Toronto police agree to $12.5M settlement for mass arrests at G-20

File photo: Gephardt Daily

Aug. 17 (UPI) — Ten years after mass-arrests in Toronto at the 2010 G20 economic summit, the Toronto Police Services Board will pay a $12.5 million (U.S.) settlement to members of a class-action lawsuit of 1,100 people who were arrested and held by police during protests.

Those arrested will be entitled to payments between $3,780 and $81,700 and their criminal records for the arrests will be expunged, according to the settlement.

“When these events happened many Canadians could not believe they happened in Canada. The settlement appears to fairly recognize through financial compensation, acknowledgements and reforms that they shouldn’t have happened and will never happen again,” Eric Gillespie, the lawyer leading the case, told CBC.

The agreement also commits to changing the way protesters are treated by the Toronto police.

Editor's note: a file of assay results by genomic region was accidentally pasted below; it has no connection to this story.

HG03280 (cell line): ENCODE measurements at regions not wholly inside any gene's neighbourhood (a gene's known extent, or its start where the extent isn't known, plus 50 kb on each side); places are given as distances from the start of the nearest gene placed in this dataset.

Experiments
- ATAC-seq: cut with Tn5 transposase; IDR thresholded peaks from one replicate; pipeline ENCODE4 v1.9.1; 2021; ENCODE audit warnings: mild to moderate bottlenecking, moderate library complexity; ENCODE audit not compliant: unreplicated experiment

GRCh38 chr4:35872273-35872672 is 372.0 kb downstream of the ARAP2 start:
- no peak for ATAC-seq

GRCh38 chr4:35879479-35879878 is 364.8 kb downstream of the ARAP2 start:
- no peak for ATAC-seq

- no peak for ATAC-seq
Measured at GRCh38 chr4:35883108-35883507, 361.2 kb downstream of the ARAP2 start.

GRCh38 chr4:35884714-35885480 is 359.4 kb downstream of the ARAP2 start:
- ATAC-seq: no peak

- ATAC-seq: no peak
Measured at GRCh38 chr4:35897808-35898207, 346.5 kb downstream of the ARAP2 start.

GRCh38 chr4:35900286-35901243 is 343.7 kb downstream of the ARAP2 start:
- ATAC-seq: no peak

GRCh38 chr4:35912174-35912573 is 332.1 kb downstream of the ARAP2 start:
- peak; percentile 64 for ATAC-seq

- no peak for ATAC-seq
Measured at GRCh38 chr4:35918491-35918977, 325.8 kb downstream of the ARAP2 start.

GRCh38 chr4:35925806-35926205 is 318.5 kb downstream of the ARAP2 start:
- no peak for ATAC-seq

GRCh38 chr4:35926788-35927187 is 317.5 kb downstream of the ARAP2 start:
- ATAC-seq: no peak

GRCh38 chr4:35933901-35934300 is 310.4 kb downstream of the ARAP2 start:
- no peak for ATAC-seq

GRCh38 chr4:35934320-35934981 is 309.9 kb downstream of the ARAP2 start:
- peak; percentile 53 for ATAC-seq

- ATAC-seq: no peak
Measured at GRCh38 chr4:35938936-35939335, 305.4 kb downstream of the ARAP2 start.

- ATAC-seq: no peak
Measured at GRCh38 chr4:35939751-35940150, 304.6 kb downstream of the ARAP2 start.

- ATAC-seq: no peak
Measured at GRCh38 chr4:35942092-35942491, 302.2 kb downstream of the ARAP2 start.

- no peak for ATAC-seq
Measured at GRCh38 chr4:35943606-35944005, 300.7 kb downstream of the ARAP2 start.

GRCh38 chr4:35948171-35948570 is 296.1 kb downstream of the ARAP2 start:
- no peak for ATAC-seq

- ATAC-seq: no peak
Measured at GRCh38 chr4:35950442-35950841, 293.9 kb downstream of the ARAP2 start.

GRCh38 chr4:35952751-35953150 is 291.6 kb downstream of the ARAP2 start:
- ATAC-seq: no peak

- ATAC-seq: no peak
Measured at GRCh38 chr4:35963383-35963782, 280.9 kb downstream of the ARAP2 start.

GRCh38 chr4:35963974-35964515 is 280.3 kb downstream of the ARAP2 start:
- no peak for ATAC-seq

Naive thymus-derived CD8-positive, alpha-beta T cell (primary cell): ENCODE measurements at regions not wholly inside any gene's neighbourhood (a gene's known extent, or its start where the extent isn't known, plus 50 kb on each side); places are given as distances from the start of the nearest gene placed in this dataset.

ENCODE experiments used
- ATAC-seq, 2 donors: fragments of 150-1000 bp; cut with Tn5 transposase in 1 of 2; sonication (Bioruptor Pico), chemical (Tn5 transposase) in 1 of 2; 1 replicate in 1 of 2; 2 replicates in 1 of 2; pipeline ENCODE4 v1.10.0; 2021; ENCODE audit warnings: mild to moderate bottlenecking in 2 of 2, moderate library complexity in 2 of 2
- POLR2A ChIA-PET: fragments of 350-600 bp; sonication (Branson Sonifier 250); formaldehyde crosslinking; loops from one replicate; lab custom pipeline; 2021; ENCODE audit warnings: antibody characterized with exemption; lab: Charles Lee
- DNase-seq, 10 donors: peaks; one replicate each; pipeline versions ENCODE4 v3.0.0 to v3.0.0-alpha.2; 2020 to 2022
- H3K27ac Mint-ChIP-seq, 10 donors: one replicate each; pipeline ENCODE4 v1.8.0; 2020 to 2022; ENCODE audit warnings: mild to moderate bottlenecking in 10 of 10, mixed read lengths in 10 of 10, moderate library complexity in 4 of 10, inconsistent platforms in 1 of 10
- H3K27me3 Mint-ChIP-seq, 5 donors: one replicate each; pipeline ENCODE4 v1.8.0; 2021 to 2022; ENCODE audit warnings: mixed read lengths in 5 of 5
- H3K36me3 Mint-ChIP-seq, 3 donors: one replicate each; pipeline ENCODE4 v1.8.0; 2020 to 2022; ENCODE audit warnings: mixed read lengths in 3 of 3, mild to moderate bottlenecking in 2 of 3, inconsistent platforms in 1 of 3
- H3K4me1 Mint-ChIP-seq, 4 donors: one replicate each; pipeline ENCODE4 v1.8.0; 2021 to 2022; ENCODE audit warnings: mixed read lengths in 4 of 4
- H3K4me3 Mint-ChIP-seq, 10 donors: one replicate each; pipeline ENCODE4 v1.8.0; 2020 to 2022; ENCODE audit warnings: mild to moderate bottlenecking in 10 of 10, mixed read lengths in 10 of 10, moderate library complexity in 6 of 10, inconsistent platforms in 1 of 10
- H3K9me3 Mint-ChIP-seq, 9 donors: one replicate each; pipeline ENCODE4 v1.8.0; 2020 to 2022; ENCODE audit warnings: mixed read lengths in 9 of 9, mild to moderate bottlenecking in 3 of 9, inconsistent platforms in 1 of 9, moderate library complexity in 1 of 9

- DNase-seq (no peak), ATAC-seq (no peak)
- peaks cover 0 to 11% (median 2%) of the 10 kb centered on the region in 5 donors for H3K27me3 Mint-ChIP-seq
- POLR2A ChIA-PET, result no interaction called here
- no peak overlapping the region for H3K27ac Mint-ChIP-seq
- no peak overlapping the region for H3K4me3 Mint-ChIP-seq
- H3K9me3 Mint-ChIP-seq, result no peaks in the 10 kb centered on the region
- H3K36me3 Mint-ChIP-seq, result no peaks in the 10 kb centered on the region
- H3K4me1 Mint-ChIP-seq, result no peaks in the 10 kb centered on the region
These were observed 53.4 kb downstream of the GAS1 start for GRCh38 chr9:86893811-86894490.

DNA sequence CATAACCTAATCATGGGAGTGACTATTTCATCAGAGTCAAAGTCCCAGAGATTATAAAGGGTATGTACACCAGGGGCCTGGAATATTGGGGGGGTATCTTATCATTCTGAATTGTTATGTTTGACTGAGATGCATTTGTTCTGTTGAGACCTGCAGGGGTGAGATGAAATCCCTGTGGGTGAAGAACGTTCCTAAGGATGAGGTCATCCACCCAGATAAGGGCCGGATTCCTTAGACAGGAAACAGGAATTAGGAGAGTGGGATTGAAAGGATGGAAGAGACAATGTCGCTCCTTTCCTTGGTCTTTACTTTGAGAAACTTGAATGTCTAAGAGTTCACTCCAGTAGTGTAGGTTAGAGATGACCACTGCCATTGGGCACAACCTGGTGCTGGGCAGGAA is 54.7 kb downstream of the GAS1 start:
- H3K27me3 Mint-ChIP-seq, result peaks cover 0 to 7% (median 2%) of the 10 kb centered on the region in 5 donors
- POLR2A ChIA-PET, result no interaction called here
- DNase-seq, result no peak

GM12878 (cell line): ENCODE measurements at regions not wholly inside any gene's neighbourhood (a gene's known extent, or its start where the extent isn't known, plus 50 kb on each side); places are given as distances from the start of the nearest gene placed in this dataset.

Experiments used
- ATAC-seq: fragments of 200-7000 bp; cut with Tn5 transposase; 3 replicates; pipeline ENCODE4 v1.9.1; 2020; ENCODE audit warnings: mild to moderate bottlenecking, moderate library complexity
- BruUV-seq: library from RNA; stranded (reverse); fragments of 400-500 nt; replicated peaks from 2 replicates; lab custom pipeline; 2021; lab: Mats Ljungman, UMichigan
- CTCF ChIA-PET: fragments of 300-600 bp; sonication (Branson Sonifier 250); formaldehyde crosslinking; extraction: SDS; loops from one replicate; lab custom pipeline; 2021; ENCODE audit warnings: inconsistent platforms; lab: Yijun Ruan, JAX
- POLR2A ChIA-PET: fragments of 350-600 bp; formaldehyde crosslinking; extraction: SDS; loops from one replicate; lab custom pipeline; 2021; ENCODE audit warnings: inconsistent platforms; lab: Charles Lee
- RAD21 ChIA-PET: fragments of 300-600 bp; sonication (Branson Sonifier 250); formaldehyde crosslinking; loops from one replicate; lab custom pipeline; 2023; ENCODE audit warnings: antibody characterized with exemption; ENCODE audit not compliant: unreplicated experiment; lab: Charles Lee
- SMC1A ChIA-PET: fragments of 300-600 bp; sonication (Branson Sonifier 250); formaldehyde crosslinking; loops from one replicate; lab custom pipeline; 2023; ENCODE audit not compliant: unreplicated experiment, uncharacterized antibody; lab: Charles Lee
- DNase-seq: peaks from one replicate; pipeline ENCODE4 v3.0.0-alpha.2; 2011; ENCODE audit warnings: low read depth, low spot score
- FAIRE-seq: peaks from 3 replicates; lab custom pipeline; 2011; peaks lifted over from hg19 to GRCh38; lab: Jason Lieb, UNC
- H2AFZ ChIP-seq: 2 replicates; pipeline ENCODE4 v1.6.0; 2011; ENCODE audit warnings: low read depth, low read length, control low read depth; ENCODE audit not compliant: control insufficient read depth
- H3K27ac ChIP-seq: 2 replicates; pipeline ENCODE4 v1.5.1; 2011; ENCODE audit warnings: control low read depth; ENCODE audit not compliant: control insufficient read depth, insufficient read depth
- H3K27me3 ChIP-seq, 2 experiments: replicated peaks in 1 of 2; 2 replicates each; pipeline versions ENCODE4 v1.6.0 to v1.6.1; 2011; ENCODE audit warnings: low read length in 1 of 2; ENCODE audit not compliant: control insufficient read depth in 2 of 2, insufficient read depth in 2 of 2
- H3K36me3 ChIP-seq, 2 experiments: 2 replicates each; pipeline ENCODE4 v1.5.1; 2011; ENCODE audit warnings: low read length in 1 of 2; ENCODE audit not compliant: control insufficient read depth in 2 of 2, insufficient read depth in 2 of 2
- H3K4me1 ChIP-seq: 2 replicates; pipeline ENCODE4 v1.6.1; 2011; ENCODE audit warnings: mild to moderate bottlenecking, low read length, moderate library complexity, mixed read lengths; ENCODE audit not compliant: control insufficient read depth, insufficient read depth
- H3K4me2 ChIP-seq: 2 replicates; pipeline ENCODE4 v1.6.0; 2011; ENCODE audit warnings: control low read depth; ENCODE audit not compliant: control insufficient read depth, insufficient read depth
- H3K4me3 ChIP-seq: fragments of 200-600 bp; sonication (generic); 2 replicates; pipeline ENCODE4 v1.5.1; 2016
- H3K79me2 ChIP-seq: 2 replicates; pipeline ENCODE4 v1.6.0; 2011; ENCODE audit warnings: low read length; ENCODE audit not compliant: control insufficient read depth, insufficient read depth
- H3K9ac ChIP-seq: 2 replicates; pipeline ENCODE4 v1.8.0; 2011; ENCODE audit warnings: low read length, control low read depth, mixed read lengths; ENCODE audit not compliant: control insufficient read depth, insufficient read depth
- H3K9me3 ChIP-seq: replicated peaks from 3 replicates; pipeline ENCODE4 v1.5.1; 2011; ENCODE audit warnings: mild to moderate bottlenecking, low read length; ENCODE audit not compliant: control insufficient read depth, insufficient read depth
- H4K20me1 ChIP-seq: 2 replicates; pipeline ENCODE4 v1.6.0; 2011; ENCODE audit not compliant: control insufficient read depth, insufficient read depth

One of the claimants, Tommy Taylor, told the Toronto Star the settlement felt “surreal” after 10 years of legal negotiations.

Thousands protested when the G20 Economic Summit was held in Toronto in June of 2010. While most protesters were peaceful, at least four police cars were set on fire and police arrested hundreds of people.

At the time, Ontario Province Premier Dalton McGuinty admitted under questioning his government secretly gave police more authority to in the fortified zone where the summit was held, guarding a security fence around the perimeter that led to a “police vacuum,” investigators said.

Ninety-seven officers and 39 arrestees were injured, and at least 40 shops were vandalized, causing $500,000 worth of damage. Several officers were accused of excessive force and assault of protesters.

Lawsuit plaintiffs, led by Sherry Good, a 51-year-old office administrator, filed suit in 2010, but the courts only approved class-action status in 2016.

“I’m just an ordinary person. I’m not an organizer, I’m not an activist,” Good said in 2010. “I just feel that what happened to me and to hundreds of others was very wrong.”

Good and 250 others were netted by police in a technique known as “kettling” when they were encircled by a wall of police officers. Good and others were held in the rain for four hours with no access to food or toilets, the lawsuit alleged.


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